HAMBURG, Germany – A joint research project in Austria has been launched to try to develop materials that "come as close as possible to real human tissue," which could lay the groundwork for huge technological advances from current 3D organ printing technology.
Members of the project include ACMIT GmbH (Austrian Center for Medical Innovation and Technology), the Karl Landsteiner University of Health Sciences of Krems, Austria, and the Technical University of Vienna (TU Wien).
Contacted by BioWorld MedTech, Nikolaus Dellantoni, CEO of ACMIT, which is based in Wiener Neustadt just south of Vienna, said that in the project "3D printing is applied to the task of producing materials that closely imitate biological tissues, and organ-like structures, in terms of their mechanical properties."
Limiting the demand for donor organs
Printed tissues, he said, can be used for pre-surgical planning, standardized for applications in research dealing with advancing operating techniques, for implant technology and for other medical devices, "One of the incentives is to thereby limit the demand of donor organs and reduce variability of the organs used in research," he said.
And in a highly interesting statement that no doubt will pique the curiosity of med-tech observers, Dellantoni added: "Due to the fact that the capabilities of 3D printing are rapidly increasing, this research can also be seen as a groundwork for even more applications concerning printed organs that might be possible with future technology."
Dellantoni did not elaborate on what those applications might be.
Significantly change the treatment of patients
Dieter Pahr, a professor of anatomy and biomechanics at Karl Landsteiner University who is involved in the project, also responded to BioWorld MedTech with an interesting statement about potential applications, saying: "3D printing will significantly change the treatment of patients in the future."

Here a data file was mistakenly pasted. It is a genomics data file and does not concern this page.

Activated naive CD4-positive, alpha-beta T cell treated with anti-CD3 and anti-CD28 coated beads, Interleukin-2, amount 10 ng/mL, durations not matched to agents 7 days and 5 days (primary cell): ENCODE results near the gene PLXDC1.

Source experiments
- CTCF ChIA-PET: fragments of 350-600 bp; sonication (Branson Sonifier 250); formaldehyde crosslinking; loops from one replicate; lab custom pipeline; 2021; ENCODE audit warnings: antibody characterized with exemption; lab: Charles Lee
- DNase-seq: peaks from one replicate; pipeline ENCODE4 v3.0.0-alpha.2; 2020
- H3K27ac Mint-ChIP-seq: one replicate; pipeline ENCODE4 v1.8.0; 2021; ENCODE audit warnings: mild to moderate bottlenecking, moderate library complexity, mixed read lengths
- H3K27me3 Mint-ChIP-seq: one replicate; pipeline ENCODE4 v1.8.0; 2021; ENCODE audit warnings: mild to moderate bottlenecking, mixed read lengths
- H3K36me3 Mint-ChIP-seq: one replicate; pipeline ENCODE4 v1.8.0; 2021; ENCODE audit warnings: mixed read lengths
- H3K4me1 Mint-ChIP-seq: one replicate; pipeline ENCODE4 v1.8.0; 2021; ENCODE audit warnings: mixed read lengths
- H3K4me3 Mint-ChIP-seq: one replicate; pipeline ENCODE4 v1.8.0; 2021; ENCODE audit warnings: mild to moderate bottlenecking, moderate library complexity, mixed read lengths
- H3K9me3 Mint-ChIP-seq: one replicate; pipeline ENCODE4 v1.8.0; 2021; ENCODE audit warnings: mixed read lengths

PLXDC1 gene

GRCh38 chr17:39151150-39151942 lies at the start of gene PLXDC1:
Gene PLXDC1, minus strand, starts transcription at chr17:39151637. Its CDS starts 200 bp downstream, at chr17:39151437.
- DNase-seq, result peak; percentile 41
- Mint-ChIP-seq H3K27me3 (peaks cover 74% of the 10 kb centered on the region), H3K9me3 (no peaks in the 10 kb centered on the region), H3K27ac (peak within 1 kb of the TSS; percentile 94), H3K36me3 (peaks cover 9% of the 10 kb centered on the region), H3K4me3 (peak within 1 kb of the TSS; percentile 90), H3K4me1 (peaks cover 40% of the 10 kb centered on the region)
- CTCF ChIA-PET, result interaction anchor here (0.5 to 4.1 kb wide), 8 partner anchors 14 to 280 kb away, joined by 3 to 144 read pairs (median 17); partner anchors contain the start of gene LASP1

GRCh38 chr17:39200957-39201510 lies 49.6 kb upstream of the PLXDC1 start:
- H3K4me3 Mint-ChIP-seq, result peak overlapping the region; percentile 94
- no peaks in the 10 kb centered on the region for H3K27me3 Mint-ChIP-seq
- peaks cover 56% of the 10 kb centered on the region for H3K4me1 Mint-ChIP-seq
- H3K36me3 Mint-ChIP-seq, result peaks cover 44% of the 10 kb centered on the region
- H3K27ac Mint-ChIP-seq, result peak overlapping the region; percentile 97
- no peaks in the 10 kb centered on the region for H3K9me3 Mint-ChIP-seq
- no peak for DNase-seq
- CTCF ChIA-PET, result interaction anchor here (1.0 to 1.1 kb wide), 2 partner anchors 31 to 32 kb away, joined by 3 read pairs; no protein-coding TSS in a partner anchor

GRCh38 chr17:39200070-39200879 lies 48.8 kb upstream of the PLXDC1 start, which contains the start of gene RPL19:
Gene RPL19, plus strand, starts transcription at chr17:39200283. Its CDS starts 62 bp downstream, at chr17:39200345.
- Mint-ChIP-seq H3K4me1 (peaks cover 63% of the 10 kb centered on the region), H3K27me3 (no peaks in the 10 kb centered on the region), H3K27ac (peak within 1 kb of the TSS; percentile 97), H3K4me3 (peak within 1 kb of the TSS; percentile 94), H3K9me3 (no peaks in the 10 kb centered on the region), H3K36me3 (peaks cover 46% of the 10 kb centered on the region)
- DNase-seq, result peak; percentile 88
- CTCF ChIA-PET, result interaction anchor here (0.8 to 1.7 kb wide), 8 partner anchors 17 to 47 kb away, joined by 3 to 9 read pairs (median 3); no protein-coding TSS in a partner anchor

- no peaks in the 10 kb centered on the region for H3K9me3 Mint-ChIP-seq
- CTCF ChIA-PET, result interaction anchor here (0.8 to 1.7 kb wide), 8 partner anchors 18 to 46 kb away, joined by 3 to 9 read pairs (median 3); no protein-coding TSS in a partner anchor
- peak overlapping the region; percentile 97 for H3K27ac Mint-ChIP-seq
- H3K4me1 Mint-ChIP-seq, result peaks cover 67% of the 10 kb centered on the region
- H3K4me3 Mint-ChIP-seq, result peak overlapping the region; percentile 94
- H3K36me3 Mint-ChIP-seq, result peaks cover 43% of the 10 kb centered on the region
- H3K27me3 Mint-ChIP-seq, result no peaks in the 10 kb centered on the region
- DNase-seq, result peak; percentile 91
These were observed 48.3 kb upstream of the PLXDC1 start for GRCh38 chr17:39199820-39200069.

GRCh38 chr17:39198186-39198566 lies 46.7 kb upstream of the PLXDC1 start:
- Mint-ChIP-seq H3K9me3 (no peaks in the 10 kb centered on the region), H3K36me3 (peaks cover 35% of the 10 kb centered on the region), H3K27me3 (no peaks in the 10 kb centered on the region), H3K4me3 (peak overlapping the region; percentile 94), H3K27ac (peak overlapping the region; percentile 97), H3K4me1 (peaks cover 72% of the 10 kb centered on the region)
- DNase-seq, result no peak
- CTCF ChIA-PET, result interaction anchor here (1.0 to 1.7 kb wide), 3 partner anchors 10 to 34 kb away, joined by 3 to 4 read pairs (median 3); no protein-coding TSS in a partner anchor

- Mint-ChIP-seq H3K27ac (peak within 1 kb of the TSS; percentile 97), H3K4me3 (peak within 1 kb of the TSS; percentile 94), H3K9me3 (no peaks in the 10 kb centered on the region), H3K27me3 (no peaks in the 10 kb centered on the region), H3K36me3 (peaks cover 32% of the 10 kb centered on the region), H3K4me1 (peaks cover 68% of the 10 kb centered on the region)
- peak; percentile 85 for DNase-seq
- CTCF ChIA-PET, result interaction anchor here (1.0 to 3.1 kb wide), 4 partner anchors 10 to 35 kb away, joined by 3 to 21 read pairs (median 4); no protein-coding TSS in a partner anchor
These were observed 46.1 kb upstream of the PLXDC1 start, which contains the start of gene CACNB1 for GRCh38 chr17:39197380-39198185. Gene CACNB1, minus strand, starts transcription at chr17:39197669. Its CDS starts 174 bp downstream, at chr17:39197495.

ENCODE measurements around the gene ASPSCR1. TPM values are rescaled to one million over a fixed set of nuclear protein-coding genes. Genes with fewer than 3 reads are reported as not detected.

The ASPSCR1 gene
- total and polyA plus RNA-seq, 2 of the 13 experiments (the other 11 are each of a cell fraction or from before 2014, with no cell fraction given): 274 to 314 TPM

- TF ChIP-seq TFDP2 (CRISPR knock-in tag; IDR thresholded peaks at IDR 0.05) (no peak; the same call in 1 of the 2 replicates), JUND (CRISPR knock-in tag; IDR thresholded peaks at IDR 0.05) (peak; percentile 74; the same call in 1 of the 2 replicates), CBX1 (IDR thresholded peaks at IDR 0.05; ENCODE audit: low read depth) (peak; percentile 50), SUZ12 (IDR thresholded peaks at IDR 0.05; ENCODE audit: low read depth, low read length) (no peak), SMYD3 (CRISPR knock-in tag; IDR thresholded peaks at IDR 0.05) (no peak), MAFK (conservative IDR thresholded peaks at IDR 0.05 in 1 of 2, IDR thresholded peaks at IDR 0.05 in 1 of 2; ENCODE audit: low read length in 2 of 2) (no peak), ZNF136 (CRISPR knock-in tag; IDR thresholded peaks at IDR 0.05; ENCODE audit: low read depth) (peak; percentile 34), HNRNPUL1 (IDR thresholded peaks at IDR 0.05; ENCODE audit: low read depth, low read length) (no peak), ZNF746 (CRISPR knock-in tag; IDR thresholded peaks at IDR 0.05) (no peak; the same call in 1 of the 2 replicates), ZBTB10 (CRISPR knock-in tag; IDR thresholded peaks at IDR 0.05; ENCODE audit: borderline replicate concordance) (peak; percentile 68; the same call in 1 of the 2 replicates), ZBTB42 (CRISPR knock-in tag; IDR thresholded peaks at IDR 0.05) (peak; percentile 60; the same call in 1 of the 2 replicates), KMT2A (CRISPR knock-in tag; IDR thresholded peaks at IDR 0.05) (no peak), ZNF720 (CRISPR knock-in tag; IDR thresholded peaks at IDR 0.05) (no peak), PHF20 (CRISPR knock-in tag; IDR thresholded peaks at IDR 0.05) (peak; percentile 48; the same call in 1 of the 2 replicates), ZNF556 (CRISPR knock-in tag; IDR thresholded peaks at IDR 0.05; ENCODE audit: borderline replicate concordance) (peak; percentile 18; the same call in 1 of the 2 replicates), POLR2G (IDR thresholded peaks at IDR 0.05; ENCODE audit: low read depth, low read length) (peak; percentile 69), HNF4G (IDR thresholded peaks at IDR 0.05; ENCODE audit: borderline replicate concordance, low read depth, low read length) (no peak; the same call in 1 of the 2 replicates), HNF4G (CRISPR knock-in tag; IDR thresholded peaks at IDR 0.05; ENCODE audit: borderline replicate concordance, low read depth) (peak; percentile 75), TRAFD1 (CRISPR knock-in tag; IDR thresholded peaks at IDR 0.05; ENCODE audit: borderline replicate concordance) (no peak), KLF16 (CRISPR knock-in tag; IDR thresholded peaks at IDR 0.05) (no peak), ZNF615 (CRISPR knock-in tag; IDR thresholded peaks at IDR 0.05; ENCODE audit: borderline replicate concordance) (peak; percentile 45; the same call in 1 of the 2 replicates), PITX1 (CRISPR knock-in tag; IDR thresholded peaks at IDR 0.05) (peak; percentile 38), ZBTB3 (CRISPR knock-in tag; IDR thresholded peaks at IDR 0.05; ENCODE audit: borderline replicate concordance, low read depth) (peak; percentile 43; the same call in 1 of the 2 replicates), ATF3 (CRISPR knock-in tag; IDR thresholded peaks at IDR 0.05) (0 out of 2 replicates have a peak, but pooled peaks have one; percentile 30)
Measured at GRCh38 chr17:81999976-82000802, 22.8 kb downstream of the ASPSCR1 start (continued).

Pahr said that in the initial stage of the project, researchers will conduct in-depth analyses of materials and organ properties. They would then use data generated from the analyses to concoct so-called "recipes" that could be used by 3D printers to produce materials more closely like human tissue and organs than current 3D printing methods.
"In order to lay the groundwork for improved 3D printing of medical models, we will first identify the biomechanical characteristics that have a decisive influence on how practitioners sense tissue and organ properties," Pahr said. "Then we will investigate what materials are suited to 3D printing, their attributes and what lifelike tissue and organs can be printed.
3D test prints and X-ray microtomography
The next step in the project will be to use results of the initial investigation to produce 3D test prints of biological tissue, which will be analyzed with X-ray microtomography, other image analysis equipment and microscopes.
"In this way, we'll develop a computer model that enables us to predict the mechanical qualities of 3D printed biological tissue based on the choice of the bulk material and printable microstructures," Pahr said.
The team, he said, will regularly compare their predictions for printing with actual printing results. As the project continues they will constantly optimize the system.
Recipe for the necessary base materials
"Ultimately," he said, "we will develop a system in which we input the required measured tissue properties, and the output will come in the shape of a recipe for the necessary base materials and micro-structured geometry."
Dellantoni said that the project is being mainly funded by ACMIT and is scheduled to last until the beginning of 2021. He described his company as an "R&D center in the field of medical technology" that performs "all R&D steps from concept phase to the development and manufacturing of prototypes, including clinical testing, and further support of a serial development until product release."
He said during the past few years, ACMIT has been involved in development and production of three-dimensional models for selected applications, including models for pre-surgical planning or medical trainings that "were handmade and composed of different materials." Additionally, ACMIT has years of experiences with 3D printing, especially with technical prototypes, he said.
Come as close as possible to real human tissue
"Within the last year," he said, "ACMIT and partners – including the Karl Landsteiner University – were granted the purchase of a 3D printing infrastructure, comprising of several 3D printers – polyjet, ceramics, plastics, and metal printers – and started activities for the goal of 3D printing organ models, which should come as close as possible to real human tissue."
Asked about potential commercial applications, he said: "Of course, we hope to accomplish the above described project goals. We do see for sure commercial applications, but, as the project is basic-research oriented, not in the near future. There are lots of practical problems to be solved before a 3D printed material comes close to real human tissue, but step-by-step we will reach that goal."